But you’ll also notice that your exact match keywords should still be incredibly low.
An internal local page should have the same anchor text profile as a national page.
Keep in mind that these percentages are just recommendations.
You may find that a different distribution brings you better results.
Google loves high-quality websites.
When considering who to rank at the top of their results lists, they’re going to push sites to the top that they believe fit their list of important factors.
This means gaining high-quality links from awesome pages – and avoiding those that might hurt your “cool” factor.
Let’s break down what bad links are.
Mostly, bad links are links that Google believes you’ve gained unethically, either outgoing or incoming.
On the outgoing side, you have much more control over who you’re linking to.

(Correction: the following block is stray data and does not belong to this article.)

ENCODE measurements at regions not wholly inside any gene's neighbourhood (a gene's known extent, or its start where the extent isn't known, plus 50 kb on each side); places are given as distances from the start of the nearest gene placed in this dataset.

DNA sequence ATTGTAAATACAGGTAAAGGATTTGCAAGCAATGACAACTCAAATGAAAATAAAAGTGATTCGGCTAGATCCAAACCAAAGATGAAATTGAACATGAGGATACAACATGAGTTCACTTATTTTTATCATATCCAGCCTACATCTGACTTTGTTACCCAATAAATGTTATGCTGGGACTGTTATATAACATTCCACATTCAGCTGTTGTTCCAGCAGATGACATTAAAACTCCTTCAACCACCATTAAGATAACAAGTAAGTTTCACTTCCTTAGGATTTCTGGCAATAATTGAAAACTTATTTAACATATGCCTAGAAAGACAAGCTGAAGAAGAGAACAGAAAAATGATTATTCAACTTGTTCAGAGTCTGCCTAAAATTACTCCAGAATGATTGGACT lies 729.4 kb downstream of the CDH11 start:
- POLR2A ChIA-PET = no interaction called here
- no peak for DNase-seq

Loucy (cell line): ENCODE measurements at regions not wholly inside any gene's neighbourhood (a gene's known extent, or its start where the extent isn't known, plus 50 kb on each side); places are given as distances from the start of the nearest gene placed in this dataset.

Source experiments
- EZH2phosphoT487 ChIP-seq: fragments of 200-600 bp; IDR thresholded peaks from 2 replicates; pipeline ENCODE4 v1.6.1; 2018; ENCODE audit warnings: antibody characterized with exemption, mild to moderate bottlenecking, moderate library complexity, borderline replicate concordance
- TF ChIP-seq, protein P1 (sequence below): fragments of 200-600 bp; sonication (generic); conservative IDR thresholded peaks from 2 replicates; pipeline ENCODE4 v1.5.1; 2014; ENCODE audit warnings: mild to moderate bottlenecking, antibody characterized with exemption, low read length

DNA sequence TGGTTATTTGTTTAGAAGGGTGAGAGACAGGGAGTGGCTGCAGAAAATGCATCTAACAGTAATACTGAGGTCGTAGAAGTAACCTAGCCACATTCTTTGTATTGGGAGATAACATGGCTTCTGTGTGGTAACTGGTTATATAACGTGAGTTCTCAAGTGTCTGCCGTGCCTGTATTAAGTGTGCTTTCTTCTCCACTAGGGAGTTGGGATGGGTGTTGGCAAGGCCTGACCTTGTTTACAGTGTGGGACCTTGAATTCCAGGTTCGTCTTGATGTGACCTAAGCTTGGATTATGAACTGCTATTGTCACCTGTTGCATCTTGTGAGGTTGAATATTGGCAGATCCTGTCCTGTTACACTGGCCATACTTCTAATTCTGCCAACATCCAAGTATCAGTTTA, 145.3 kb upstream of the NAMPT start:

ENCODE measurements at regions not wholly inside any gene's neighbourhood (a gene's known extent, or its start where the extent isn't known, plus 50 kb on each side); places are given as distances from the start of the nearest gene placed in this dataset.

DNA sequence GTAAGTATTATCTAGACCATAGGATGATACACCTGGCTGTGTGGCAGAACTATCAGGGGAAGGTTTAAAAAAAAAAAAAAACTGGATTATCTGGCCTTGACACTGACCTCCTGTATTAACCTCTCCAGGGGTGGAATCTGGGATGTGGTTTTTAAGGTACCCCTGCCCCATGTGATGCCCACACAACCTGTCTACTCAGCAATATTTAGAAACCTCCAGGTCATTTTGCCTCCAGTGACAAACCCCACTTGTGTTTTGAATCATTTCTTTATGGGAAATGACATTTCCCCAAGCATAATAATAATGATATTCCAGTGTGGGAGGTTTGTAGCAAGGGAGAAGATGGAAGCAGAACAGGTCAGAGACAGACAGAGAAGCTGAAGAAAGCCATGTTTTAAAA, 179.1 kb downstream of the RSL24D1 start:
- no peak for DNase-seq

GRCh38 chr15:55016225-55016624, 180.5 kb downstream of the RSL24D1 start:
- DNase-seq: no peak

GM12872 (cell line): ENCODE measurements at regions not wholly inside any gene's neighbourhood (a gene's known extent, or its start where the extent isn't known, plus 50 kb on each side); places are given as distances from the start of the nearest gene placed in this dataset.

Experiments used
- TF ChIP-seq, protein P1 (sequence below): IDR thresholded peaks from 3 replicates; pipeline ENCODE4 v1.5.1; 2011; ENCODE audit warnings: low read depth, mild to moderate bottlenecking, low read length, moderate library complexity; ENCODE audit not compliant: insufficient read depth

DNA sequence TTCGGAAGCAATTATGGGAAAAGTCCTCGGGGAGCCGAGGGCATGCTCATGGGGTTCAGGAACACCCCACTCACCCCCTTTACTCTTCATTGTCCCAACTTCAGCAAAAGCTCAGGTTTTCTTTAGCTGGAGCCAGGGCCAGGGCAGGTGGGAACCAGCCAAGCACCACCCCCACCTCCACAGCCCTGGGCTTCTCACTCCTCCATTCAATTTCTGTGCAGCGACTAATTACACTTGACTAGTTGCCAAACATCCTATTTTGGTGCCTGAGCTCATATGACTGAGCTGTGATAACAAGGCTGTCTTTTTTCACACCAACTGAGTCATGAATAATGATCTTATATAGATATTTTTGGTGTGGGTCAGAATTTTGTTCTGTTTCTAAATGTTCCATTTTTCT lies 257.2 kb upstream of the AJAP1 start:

However, you need to be careful of broken links or people leaving spammy links in your comments section.
If you don’t monitor your comments, they may become bogged down with low-quality backlinks that hurt your reputation.
But the real problem occurs when you have bad incoming links.
Unfortunately, these can be more difficult to control.
Because you can’t delete these links from your website like you can with low-quality outgoing links, you’ll need to find and eliminate your association with them through Google.
If you’re not paying proper attention to where your backlinks are coming from, you could ruin your credibility without even knowing it.
Now, let’s talk about how you can find these low-quality links.